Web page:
There are puzzle games built for 2 player co-op. Portal 2’s co-op (originally released on Xbox 360, but now backwards compatible on the Xbox One) was critically lauded as one of the best experiences out there. However, you don’t have to play a game with a built-in co-op mode to enjoy a puzzle game with someone. There are several games you can play together, even if only one of you is holding a controller. Have you ever tried to no end to solve a problem only to have an outsider walk in and figure it out in a matter of seconds? It’s almost mind-blowing, but really it boils down to what I said before: perspective. Not only do you get to have input from another person, challenging ideas you already discounted, a non-gamer is also the ultimate outsider. They haven’t internalized the same set of rules that you learned over the years. Sure some of their solutions may be outside of the parameters of the game itself, but often they can notice things that you simply looked over.
Provided you are able to deal with the outlandish suggestions, you get the benefit of fresh eyes. As a matter of fact, your explanation of why something won’t work will actually engage them in conversation which may teach them more than handing them the controller ever could. You’ve successfully sparked interest and, more likely than not, they’ll want to learn more just so they can solve the puzzle. Everyone loves a challenge.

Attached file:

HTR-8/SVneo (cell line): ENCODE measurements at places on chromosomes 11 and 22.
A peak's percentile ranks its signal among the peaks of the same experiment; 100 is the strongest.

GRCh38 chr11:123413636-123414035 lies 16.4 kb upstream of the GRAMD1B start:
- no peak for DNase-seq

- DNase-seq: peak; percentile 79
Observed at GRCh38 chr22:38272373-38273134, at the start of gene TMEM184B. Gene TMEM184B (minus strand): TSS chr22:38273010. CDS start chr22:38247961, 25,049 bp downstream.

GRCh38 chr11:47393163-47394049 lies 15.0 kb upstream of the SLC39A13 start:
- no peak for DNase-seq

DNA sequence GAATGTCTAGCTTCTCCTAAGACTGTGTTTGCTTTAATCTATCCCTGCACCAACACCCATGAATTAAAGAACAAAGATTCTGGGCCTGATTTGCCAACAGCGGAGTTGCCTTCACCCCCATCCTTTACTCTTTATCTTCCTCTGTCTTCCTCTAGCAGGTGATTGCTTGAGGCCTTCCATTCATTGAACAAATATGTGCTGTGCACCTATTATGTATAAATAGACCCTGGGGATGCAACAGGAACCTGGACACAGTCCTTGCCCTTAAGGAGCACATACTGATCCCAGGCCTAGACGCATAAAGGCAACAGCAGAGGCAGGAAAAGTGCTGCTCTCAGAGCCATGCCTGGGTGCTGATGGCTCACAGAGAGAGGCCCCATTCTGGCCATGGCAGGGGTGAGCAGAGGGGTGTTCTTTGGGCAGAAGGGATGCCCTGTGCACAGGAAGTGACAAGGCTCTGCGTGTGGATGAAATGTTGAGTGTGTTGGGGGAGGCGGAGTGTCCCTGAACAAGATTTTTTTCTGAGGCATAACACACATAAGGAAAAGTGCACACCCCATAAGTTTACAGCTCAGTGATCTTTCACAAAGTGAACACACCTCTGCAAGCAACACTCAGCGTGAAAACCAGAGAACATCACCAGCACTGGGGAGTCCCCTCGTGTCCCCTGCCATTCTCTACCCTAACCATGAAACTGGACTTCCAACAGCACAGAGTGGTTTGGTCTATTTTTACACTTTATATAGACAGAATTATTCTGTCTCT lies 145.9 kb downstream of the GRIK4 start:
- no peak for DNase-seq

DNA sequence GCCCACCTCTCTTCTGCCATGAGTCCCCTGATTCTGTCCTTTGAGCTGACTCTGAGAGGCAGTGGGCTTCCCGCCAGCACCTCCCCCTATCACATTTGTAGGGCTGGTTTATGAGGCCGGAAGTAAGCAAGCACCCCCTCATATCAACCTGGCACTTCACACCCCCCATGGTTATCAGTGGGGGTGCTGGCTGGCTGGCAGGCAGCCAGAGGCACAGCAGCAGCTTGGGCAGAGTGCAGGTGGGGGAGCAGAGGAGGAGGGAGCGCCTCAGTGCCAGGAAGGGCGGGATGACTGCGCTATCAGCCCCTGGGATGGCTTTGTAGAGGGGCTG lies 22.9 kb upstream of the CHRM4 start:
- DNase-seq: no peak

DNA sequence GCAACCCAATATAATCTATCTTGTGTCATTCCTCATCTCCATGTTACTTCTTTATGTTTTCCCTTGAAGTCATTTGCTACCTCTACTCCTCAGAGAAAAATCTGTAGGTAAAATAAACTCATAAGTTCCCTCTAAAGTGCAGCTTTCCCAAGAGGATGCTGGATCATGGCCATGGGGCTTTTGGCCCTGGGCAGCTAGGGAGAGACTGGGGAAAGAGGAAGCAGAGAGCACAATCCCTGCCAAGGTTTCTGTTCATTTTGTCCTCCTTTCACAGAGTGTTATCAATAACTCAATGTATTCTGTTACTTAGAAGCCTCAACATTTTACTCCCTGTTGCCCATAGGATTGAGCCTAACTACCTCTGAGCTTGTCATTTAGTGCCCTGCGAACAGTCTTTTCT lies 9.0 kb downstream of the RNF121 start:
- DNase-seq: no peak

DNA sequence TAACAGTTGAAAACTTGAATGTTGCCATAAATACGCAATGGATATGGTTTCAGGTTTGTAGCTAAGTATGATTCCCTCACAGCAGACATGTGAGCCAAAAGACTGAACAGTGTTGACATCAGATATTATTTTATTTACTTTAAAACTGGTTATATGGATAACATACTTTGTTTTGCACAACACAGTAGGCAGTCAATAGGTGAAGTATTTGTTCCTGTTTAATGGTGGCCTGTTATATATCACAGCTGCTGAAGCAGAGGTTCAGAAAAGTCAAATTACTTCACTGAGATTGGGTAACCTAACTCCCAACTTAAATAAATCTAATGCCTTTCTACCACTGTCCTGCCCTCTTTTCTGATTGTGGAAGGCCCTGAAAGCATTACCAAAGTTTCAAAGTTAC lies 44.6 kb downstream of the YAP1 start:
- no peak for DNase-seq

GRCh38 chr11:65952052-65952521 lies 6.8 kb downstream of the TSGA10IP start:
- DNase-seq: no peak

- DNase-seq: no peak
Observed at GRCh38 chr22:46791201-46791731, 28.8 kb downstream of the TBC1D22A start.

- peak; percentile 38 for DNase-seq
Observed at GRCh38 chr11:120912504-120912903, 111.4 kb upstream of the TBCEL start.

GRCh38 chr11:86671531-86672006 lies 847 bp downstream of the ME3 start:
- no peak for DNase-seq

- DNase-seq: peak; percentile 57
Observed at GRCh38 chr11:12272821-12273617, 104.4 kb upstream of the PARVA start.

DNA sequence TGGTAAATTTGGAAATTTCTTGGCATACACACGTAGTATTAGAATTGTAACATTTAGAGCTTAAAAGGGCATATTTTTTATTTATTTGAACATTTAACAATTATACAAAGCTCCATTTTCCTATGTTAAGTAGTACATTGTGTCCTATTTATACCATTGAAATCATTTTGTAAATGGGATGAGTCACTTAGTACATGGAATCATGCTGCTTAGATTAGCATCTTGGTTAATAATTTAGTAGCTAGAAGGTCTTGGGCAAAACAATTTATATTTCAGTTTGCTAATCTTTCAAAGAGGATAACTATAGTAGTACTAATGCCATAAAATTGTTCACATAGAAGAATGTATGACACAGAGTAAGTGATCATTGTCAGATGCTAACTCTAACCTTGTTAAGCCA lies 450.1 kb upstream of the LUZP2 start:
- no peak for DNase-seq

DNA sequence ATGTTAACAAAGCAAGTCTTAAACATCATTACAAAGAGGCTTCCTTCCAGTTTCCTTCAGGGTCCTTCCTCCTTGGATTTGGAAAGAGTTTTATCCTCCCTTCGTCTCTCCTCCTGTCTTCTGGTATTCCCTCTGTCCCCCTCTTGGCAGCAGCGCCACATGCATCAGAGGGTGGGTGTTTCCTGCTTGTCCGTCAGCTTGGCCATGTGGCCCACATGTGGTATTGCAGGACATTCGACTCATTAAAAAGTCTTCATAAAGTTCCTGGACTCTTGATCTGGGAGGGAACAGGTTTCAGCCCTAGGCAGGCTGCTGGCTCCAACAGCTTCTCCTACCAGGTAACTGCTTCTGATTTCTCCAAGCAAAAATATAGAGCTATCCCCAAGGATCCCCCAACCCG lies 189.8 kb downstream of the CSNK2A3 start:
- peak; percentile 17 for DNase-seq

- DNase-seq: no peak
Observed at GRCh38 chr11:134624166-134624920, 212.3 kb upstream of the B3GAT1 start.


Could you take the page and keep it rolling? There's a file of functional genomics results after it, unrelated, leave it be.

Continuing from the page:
Whatever Works in the End
So, there you have it. Three types of games that open up hundreds of titles you can use to get the people in your life to play games with you. All in all, it boils down to one basic thing: if that special someone has a particular interest, there’s a game that could go along with it. For me, it was Rock Band, but there’s a game out there for everyone. If you look hard enough, you’re sure to find it. Happy gaming, folks!
Aquila is a long-time lover of all things Xbox from Boston, Massachusetts. A musician and teacher, when she’s not gaming she likes to take in all things pop culture. You can read more of her writing on movies, television and music on her blog.